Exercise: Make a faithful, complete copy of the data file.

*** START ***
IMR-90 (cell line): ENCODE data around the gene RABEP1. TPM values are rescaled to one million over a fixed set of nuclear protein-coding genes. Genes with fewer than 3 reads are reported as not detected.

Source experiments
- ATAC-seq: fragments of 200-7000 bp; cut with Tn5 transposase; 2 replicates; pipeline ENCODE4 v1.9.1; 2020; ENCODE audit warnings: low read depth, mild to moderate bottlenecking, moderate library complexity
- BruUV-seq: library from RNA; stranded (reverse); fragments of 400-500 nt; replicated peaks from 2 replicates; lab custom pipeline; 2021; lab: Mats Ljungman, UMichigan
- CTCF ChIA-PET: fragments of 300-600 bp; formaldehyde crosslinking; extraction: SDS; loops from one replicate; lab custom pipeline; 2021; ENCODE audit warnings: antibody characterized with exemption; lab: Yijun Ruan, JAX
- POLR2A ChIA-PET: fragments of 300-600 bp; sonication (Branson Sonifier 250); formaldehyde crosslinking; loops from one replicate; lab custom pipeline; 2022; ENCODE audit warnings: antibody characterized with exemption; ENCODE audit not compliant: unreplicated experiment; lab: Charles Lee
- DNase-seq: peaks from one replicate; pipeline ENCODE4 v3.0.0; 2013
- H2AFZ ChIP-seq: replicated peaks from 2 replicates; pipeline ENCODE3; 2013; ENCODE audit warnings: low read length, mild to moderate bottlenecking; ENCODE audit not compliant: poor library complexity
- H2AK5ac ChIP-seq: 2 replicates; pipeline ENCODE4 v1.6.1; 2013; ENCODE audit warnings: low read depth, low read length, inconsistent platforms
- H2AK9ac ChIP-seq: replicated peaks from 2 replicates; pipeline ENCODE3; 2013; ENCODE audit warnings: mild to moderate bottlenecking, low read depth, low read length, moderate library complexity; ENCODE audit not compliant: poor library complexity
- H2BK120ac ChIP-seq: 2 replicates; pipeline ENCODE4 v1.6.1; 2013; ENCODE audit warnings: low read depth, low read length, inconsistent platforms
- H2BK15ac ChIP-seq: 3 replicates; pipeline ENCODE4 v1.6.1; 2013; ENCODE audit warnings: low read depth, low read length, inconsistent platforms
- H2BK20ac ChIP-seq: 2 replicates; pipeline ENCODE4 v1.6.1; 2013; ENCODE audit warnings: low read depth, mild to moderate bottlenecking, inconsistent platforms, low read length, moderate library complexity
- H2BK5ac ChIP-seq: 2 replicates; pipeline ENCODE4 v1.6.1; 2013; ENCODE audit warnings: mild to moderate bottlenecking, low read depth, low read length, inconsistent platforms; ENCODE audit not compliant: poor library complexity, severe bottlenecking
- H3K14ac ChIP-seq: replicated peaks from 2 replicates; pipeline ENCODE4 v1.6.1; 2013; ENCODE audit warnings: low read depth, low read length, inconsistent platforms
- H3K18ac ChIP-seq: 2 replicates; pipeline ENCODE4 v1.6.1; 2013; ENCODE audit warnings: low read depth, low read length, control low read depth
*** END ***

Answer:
IMR-90 (cell line): ENCODE data around the gene RABEP1. TPM values are rescaled to one million over a fixed set of nuclear protein-coding genes. Genes with fewer than 3 reads are reported as not detected.

Source experiments
- ATAC-seq: fragments of 200-7000 bp; cut with Tn5 transposase; 2 replicates; pipeline ENCODE4 v1.9.1; 2020; ENCODE audit warnings: low read depth, mild to moderate bottlenecking, moderate library complexity
- BruUV-seq: library from RNA; stranded (reverse); fragments of 400-500 nt; replicated peaks from 2 replicates; lab custom pipeline; 2021; lab: Mats Ljungman, UMichigan
- CTCF ChIA-PET: fragments of 300-600 bp; formaldehyde crosslinking; extraction: SDS; loops from one replicate; lab custom pipeline; 2021; ENCODE audit warnings: antibody characterized with exemption; lab: Yijun Ruan, JAX
- POLR2A ChIA-PET: fragments of 300-600 bp; sonication (Branson Sonifier 250); formaldehyde crosslinking; loops from one replicate; lab custom pipeline; 2022; ENCODE audit warnings: antibody characterized with exemption; ENCODE audit not compliant: unreplicated experiment; lab: Charles Lee
- DNase-seq: peaks from one replicate; pipeline ENCODE4 v3.0.0; 2013
- H2AFZ ChIP-seq: replicated peaks from 2 replicates; pipeline ENCODE3; 2013; ENCODE audit warnings: low read length, mild to moderate bottlenecking; ENCODE audit not compliant: poor library complexity
- H2AK5ac ChIP-seq: 2 replicates; pipeline ENCODE4 v1.6.1; 2013; ENCODE audit warnings: low read depth, low read length, inconsistent platforms
- H2AK9ac ChIP-seq: replicated peaks from 2 replicates; pipeline ENCODE3; 2013; ENCODE audit warnings: mild to moderate bottlenecking, low read depth, low read length, moderate library complexity; ENCODE audit not compliant: poor library complexity
- H2BK120ac ChIP-seq: 2 replicates; pipeline ENCODE4 v1.6.1; 2013; ENCODE audit warnings: low read depth, low read length, inconsistent platforms
- H2BK15ac ChIP-seq: 3 replicates; pipeline ENCODE4 v1.6.1; 2013; ENCODE audit warnings: low read depth, low read length, inconsistent platforms
- H2BK20ac ChIP-seq: 2 replicates; pipeline ENCODE4 v1.6.1; 2013; ENCODE audit warnings: low read depth, mild to moderate bottlenecking, inconsistent platforms, low read length, moderate library complexity
- H2BK5ac ChIP-seq: 2 replicates; pipeline ENCODE4 v1.6.1; 2013; ENCODE audit warnings: mild to moderate bottlenecking, low read depth, low read length, inconsistent platforms; ENCODE audit not compliant: poor library complexity, severe bottlenecking
- H3K14ac ChIP-seq: replicated peaks from 2 replicates; pipeline ENCODE4 v1.6.1; 2013; ENCODE audit warnings: low read depth, low read length, inconsistent platforms
- H3K18ac ChIP-seq: 2 replicates; pipeline ENCODE4 v1.6.1; 2013; ENCODE audit warnings: low read depth, low read length, control low read depth